Pathetic turnout for Waterloo’s CASA vote
By Laura Katsirdakis
For once, the fact that most university students do not know
about student lobby groups may have actually benefitted one
On Mar. 10 and 11, the University of Waterloo’s Federation
of Students held a referendum asking students if they wanted
the Federation to remain a member of the Canadian Alliance
of Student Associations. Although more than 50 per cent voted
to leave CASA, the vote failed to meet quorum, and therefore
is not binding.
According to Brandon Sweet, the Federation’s chief returning
officer, 329 of the 20,817 total eligible voters voted to remain
members of CASA, and 385 voted to leave. This means 1.58 per
cent of eligible voters opted to stay, while 1.84 per cent
wanted to leave CASA.
“[Those wishing to leave CASA] did win; however, Federation
quorum states that the majority has to have at least seven
per cent of the eligible voters for the referendum to be binding,” Sweet
“It was our hope that students would [take an interest
in this issue],” said Liam McHugh-Russell, the federation’s
VP-education, explaining a campaign was conducted over seven
days to inform students.
“[CASA] national director [James Kusie] and regional
director, Dave Ford, came on campus to assist with the campaign
at various points,” Sweet said, adding the campaign included
posters, public meetings, classroom speeches and information
posted on the web.
“There was a motion at [Sunday’s] council meeting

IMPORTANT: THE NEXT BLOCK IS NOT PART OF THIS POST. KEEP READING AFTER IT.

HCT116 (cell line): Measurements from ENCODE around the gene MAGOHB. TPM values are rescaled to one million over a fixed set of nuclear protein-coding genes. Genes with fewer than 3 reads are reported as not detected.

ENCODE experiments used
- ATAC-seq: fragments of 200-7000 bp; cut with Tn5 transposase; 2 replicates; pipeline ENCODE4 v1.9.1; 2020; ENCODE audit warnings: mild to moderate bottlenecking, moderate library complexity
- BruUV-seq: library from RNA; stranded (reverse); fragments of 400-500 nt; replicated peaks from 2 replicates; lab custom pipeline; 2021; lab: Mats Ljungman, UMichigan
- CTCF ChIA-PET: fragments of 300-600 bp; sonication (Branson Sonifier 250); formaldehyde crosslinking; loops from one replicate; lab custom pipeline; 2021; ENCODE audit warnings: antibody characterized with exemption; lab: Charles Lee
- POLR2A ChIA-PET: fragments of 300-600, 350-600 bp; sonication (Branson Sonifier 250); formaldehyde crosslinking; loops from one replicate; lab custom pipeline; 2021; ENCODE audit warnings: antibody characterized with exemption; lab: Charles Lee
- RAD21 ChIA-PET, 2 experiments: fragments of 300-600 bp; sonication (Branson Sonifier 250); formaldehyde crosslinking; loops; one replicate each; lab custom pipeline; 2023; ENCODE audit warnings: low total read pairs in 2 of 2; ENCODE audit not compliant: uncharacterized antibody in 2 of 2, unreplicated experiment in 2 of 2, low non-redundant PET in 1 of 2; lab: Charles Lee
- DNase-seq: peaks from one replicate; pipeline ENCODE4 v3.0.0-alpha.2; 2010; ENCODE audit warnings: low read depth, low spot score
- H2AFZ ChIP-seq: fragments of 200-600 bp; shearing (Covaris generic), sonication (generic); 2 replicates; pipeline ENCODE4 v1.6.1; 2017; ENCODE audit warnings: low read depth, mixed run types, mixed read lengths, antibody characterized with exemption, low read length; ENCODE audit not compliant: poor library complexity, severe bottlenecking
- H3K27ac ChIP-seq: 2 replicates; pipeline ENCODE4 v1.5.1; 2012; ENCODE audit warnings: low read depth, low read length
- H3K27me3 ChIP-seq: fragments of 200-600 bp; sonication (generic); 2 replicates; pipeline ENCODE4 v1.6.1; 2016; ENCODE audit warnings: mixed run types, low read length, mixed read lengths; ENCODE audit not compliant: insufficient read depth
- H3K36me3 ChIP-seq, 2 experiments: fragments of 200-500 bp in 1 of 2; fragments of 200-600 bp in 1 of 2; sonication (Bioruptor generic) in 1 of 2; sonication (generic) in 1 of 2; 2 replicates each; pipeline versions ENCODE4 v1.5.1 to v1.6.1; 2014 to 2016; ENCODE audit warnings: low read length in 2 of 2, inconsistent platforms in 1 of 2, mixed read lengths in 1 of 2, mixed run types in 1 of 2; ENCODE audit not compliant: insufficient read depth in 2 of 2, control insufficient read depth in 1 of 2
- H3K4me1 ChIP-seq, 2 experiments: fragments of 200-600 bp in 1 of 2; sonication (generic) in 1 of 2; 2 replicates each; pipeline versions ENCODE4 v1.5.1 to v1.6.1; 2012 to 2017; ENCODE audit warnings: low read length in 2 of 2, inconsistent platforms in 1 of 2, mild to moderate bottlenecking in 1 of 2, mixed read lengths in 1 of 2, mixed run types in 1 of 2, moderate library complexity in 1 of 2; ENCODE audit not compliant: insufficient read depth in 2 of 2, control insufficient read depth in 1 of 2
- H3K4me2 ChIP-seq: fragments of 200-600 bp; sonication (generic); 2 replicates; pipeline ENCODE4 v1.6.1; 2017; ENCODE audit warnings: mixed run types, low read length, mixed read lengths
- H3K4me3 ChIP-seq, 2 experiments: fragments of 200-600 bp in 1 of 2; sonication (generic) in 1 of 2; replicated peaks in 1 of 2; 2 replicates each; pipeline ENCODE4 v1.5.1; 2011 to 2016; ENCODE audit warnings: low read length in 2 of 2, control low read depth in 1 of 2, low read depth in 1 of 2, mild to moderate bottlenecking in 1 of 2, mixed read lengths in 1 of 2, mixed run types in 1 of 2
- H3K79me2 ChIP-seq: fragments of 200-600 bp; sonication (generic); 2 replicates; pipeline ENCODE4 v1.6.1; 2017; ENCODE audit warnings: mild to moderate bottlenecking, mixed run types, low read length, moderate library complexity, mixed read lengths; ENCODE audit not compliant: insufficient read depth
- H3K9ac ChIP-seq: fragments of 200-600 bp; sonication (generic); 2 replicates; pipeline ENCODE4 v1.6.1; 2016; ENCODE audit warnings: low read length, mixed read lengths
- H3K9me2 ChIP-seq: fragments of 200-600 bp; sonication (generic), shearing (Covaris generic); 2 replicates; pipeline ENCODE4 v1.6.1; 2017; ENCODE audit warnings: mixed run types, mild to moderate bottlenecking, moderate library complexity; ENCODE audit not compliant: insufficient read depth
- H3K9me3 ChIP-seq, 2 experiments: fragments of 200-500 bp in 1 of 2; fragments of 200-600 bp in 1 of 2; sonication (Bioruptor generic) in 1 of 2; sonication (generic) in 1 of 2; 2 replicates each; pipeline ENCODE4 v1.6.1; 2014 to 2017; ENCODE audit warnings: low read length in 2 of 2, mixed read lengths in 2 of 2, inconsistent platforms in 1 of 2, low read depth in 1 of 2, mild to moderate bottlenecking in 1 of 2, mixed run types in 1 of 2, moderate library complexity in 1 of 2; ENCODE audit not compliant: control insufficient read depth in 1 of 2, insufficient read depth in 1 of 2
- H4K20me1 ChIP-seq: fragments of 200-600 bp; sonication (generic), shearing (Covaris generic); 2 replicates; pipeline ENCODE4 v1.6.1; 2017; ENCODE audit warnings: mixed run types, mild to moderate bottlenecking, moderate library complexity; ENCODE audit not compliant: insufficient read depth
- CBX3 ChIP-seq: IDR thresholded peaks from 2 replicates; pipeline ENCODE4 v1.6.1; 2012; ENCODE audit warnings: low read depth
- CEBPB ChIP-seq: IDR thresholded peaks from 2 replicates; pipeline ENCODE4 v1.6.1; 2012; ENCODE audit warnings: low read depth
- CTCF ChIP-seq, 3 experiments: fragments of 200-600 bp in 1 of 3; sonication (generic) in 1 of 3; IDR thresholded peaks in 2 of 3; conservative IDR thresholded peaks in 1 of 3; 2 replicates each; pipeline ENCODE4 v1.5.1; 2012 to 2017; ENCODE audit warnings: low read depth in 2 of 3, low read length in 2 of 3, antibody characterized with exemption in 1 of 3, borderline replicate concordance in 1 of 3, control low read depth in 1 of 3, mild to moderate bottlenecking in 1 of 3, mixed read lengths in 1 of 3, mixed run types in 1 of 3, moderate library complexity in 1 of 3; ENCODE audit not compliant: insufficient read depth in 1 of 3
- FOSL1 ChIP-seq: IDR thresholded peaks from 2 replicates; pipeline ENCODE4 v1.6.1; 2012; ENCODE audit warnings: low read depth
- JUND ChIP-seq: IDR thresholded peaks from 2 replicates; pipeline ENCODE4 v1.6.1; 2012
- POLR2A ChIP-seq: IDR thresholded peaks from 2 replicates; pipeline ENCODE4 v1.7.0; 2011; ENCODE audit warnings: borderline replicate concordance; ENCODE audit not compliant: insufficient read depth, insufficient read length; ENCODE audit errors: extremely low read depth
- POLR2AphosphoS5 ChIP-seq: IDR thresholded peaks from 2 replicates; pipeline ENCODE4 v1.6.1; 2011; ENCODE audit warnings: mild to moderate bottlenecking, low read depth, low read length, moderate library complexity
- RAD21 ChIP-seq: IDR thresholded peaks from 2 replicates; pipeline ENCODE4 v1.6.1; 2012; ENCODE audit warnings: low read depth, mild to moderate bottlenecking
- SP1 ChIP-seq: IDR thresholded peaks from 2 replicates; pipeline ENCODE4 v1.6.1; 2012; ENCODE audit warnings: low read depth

to reconsider — there might still be a vote [within council]
to leave CASA in April,” McHugh-Russell said, adding
that just because the referendum did not reach quorum does
not mean the issue is not worth considering.
“Referendums tend to be tied to presidential elections,
but this one wasn’t,” Ford said. “There simply
wasn’t enough organizing [to generate student interest].”
“I am disappointed that the turnout was so low — general
knowledge of what CASA is is pretty low,” Kusie said.
“We are happy that [Waterloo] decided to remain committed
to CASA — [in the council meeting following the referendum]
they didn’t vote to leave, and they decided to attend
the March [CASA] conference and recommend a course of action
after that,” he said.
“We will be debating and adopting a strategic plan [at
CASA’s March conference] which will address many of [the]
members’ concerns,” Kusie explained, adding this
debate will give member schools a chance to voice concerns
about the future of the organization.